In further correspondence on 17 March, and after consulting more widely, the CPA set out its concerns to Gove: ‘At this point in time, the construction supply chain has made it clear to the CPA that, given the uncertainties and lack of clear information, a consensus is lacking for any model of remediation funding beyond a ‘polluter pays’ model that is limited to the cladding and insulation sector. Once key information and clarification can be provided… we can assist government further in this endeavour.
‘The bad practices and poor behaviours highlighted in the Grenfell inquiry must be addressed by everyone in the construction supply chain, including product manufacturers. To that end, for over four years the CPA has been heavily focused on work to ensure such practices and behaviours are consigned to the past.’
But then came a marked escalation in tone. On 13 April Gove wrote to Caplehorn: ‘In January, I asked property developers and construction product manufacturers to make a public funding commitment by early March. Unlike the approach taken by developers, manufacturers have failed to make any such commitment. This is simply not good enough.
‘Your letter (Gove is referring to earlier correspondence from Caplehorn) proposes several reasons why making such commitments would be challenging or require years of preparatory work.
Leaseholders do not have the luxury of waiting years for every building to be assessed before funding is committed, and five years on from the Grenfell tragedy, there is little in your letter to suggest that manufacturers are ready to show leadership and play their part in bringing this unacceptable situation to an end. The scale of this injustice should have spurred manufacturers into doing more, at speed, and it is disappointing that the sector appears instead to be using it as an excuse to do nothing, slowly.’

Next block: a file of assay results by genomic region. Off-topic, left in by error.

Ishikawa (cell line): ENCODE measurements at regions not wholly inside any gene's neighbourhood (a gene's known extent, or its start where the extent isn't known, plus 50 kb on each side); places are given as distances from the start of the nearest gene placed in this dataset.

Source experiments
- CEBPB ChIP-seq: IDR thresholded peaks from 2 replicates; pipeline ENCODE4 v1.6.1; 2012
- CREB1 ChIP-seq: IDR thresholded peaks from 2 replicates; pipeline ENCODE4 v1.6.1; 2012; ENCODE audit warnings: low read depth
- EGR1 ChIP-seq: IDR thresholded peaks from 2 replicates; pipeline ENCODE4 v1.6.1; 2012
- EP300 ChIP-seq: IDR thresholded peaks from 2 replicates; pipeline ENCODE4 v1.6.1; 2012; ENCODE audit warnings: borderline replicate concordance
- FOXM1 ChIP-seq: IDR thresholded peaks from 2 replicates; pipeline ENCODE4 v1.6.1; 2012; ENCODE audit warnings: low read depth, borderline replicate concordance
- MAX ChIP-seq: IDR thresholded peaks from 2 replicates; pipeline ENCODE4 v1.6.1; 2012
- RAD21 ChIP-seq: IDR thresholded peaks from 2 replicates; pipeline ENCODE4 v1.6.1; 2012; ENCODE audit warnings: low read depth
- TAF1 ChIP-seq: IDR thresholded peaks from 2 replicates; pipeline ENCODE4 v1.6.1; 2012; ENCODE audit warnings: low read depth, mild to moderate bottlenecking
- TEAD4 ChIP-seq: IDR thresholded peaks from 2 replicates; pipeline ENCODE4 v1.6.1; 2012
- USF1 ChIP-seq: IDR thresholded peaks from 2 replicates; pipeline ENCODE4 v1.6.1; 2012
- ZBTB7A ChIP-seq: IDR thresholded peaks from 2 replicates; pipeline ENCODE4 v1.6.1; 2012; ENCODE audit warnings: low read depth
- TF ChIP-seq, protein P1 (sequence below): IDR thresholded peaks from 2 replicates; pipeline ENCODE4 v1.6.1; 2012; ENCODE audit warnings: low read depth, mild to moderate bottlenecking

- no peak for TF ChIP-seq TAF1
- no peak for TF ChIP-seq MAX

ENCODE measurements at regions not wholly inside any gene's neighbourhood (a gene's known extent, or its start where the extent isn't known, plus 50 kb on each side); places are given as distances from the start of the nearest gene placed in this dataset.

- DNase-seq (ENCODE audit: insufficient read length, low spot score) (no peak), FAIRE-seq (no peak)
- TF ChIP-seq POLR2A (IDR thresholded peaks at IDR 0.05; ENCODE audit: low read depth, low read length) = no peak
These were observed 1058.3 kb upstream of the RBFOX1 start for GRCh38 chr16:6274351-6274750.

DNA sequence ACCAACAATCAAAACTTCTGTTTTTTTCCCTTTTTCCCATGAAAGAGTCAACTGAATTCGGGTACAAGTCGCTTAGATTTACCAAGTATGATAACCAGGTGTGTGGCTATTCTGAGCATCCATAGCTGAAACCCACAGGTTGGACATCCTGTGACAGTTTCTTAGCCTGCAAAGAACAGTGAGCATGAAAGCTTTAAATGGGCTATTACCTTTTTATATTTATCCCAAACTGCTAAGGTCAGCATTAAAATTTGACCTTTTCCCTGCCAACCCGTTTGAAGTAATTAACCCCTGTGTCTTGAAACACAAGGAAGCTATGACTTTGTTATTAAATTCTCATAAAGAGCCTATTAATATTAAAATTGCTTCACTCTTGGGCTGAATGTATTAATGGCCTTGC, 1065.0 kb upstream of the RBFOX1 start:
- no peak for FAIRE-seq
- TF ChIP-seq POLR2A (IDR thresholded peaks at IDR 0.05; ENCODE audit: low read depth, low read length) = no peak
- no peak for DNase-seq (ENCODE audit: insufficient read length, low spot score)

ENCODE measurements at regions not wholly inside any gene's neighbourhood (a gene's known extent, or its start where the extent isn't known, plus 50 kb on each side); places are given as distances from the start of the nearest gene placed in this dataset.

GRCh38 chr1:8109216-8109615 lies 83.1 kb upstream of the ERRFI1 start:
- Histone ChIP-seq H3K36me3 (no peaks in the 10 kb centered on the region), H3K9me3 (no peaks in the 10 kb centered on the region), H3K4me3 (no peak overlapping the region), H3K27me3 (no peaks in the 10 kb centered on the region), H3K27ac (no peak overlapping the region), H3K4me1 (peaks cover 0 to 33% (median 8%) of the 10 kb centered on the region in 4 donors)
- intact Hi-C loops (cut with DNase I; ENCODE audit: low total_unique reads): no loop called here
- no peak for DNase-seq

Continued Gove: ‘It is unacceptable that there has been no clear acknowledgement that actions taken by cladding and insulation manufacturers have contributed to the problem, and that manufacturers have individually and collectively failed to come forward with a proposal for playing their part in addressing it.
‘As such, I now consider our negotiations to have concluded. I have instructed my officials to do whatever it takes to make sure that construction product manufacturers are held to account through the powers that I am establishing in the Building Safety Bill. My new recovery unit will pursue firms that have failed to do the right thing, including through the courts. I will consider carefully how to use other powers at my disposal to ensure there are significant commercial and reputational consequences for those firms that have not stepped up.’
‘Gove comes for construction suppliers on safety agenda’, said the Housebuilder & Developer in response.